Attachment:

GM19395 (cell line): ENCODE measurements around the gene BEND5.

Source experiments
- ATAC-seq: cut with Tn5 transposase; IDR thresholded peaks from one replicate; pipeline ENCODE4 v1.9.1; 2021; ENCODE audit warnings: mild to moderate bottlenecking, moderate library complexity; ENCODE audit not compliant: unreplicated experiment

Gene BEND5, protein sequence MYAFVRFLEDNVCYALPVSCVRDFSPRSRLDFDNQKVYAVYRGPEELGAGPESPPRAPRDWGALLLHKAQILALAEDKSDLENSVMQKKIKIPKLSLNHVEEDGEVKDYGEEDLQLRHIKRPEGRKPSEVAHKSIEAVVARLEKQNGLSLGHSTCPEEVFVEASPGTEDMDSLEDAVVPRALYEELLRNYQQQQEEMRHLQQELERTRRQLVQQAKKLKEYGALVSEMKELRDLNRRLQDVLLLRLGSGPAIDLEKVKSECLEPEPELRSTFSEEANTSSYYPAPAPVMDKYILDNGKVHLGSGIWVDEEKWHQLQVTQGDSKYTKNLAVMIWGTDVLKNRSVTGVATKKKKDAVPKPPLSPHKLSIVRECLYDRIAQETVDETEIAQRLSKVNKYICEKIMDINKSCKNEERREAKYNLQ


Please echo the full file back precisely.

GM19395 (cell line): ENCODE measurements around the gene BEND5.

Source experiments
- ATAC-seq: cut with Tn5 transposase; IDR thresholded peaks from one replicate; pipeline ENCODE4 v1.9.1; 2021; ENCODE audit warnings: mild to moderate bottlenecking, moderate library complexity; ENCODE audit not compliant: unreplicated experiment

Gene BEND5, protein sequence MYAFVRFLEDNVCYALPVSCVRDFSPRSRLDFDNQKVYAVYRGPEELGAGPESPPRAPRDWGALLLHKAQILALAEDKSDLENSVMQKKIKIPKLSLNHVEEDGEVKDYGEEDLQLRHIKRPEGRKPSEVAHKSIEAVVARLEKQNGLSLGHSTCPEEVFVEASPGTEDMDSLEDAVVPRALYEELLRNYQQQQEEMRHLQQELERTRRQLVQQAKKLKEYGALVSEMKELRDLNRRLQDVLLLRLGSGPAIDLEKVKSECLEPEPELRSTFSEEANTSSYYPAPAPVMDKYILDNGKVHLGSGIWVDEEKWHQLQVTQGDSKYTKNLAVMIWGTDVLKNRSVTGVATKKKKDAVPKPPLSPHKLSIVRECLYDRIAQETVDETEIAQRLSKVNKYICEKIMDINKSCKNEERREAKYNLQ